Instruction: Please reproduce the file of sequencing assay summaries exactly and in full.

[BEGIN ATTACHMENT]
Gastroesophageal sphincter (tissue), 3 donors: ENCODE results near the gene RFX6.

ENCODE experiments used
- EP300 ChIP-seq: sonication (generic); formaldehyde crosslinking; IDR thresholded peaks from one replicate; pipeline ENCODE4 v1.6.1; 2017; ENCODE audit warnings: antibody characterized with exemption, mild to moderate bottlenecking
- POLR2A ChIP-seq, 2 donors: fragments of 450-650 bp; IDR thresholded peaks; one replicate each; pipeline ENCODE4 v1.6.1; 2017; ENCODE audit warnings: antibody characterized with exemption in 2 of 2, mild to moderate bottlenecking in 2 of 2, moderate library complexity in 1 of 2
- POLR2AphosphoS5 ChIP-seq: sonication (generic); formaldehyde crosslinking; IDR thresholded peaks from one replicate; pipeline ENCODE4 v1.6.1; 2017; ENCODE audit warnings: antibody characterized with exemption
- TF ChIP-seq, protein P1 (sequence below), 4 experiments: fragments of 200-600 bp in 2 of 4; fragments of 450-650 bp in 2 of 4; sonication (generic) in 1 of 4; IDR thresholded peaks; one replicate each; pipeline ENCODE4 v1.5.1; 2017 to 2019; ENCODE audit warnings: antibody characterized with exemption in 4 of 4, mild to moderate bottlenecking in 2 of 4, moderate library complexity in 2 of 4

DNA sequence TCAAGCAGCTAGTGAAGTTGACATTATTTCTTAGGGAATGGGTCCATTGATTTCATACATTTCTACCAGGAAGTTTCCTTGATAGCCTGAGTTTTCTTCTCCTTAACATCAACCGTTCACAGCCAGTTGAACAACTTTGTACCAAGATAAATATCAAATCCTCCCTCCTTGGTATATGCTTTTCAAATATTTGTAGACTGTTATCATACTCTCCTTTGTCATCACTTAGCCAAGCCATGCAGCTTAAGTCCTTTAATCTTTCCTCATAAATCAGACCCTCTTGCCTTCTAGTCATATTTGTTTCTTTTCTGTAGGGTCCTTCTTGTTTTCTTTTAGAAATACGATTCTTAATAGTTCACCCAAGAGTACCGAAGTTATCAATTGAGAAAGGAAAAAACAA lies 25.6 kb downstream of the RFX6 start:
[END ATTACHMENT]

Gastroesophageal sphincter (tissue), 3 donors: ENCODE results near the gene RFX6.

ENCODE experiments used
- EP300 ChIP-seq: sonication (generic); formaldehyde crosslinking; IDR thresholded peaks from one replicate; pipeline ENCODE4 v1.6.1; 2017; ENCODE audit warnings: antibody characterized with exemption, mild to moderate bottlenecking
- POLR2A ChIP-seq, 2 donors: fragments of 450-650 bp; IDR thresholded peaks; one replicate each; pipeline ENCODE4 v1.6.1; 2017; ENCODE audit warnings: antibody characterized with exemption in 2 of 2, mild to moderate bottlenecking in 2 of 2, moderate library complexity in 1 of 2
- POLR2AphosphoS5 ChIP-seq: sonication (generic); formaldehyde crosslinking; IDR thresholded peaks from one replicate; pipeline ENCODE4 v1.6.1; 2017; ENCODE audit warnings: antibody characterized with exemption
- TF ChIP-seq, protein P1 (sequence below), 4 experiments: fragments of 200-600 bp in 2 of 4; fragments of 450-650 bp in 2 of 4; sonication (generic) in 1 of 4; IDR thresholded peaks; one replicate each; pipeline ENCODE4 v1.5.1; 2017 to 2019; ENCODE audit warnings: antibody characterized with exemption in 4 of 4, mild to moderate bottlenecking in 2 of 4, moderate library complexity in 2 of 4

DNA sequence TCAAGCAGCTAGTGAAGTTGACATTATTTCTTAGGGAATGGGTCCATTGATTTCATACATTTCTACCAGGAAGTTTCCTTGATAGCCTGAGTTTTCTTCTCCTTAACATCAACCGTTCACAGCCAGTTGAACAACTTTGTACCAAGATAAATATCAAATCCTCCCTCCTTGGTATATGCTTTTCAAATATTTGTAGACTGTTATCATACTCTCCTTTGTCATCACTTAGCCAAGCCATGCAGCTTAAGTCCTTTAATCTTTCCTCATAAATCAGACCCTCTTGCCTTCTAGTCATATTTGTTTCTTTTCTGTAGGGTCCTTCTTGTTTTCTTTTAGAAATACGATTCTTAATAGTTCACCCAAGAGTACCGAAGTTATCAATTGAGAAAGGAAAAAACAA lies 25.6 kb downstream of the RFX6 start: